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Margaret, great post and observation!

What's frightening to me is the long term, insidious impact on overall productivity levels in our country due to a workforce that has essentially checked out.

Most economists do not see a quick rebound in the economy anytime soon. A few are suggesting that the economy will not return to "former levels" for up to five years!

Mobility for the severely disgruntled will be limited, the end result being that many workplaces will be housing disengaged, unhappy employees who are not giving their best on a daily basis. Just what we need to compete effectively in the global marketplace!

Robert Edward Cenek

Robert, I hope you have taken a look at Ann Bares Compensation Force blog today, to see the numbers of employees who are ready for a new job. I share your concern about the challenges to our competitive abilities.
Right now, it seems like business leaders are "sub-optimizing" the efforts put into employee relationships with the mistaken belief that nothing can help. That's fatigue talking, just when the business (inc. the employees) needs leadership.

Terrific post. You are precisely correct when you relate the tragedy of management thinking they can ignore the survey results because they are "standard." How sad. Yes, repeated layoffs are demoralizing. But it's the lack of COMMUNICATION that feeds most into the demoralization, not the act itself.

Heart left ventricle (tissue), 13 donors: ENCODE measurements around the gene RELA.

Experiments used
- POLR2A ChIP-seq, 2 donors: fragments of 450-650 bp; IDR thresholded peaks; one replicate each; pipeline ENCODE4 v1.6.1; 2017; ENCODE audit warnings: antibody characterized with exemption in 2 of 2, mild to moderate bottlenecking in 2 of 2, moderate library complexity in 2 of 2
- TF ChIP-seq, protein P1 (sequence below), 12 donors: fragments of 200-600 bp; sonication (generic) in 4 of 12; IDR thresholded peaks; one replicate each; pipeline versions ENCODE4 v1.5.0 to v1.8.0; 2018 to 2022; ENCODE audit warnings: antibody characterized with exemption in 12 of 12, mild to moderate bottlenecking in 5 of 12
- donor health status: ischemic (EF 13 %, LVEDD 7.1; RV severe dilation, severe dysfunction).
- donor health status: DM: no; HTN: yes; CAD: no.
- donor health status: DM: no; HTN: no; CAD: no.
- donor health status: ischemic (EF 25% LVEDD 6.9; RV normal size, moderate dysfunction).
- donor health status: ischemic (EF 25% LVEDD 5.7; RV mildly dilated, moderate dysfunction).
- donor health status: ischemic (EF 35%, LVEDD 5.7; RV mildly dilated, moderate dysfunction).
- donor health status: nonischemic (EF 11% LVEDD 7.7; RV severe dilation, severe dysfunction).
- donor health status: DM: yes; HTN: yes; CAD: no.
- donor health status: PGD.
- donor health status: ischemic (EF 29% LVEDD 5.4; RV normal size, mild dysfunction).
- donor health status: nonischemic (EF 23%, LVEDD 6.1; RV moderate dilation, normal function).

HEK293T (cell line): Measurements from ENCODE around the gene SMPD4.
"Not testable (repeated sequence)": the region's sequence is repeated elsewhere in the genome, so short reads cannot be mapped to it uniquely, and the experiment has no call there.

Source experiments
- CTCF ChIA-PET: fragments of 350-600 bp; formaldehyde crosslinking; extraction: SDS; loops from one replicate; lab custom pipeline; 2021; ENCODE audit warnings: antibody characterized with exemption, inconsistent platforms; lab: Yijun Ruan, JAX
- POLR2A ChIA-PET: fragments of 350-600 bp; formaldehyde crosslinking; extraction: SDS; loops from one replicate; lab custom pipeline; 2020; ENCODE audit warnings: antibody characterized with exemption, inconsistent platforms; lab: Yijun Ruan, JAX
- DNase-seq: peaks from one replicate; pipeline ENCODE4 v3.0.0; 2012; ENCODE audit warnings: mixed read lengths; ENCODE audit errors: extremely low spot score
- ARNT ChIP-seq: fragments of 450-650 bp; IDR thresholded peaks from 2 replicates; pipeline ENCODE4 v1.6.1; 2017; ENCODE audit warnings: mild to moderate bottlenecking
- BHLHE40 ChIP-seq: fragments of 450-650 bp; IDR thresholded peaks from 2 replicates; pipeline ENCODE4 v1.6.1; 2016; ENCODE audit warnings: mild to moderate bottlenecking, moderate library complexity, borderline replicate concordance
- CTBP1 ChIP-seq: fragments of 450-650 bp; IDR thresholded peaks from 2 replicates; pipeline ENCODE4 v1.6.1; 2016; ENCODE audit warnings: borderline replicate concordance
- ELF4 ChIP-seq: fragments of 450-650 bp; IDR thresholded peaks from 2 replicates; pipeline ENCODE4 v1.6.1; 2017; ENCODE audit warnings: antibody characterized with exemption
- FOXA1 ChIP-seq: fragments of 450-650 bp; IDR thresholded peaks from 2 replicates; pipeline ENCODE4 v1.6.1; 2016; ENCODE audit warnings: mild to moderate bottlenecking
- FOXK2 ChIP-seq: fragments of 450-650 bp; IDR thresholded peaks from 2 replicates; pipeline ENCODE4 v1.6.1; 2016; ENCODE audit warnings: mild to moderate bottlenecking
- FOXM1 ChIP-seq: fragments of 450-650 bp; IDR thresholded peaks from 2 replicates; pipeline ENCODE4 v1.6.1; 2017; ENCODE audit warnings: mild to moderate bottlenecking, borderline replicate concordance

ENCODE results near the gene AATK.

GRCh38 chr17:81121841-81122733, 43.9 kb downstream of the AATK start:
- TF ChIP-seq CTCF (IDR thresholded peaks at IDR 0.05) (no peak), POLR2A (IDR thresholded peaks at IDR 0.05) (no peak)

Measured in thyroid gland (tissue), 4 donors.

Also, Gallup's excellent recent research on engagement found one simple factor – direct manager style – can profoundly impact employee engagement. To summarize:

• Managers who focus on employee strengths have 61% engaged employees and 1% actively disengaged

• Managers who focus on employee weaknesses have 45% engaged employees and 22% actively disengaged

• Managers who ignore their employees have 2% engaged employees and 40% actively disengaged

More on this particular research is available here: http://globoforce.blogspot.com/2009/11/strengths-weaknesses-ignored-how-are.html

Derek, thanks so much for sharing solid data. We all need to spread this around, and get it to the execs. Other recent data from Watson Wyatt indicates that companies are cutting back on communications about the business (commitment down from 48% to 28%), pay (commitment down from 33% to 19) and benefits (30% commitment holding around 27%).

I think we'd both say -- how much does it actually cost to communicate with each other and how much does your revenue suffer when you don't. (There's even more telling research on that from Watson Wyatt.

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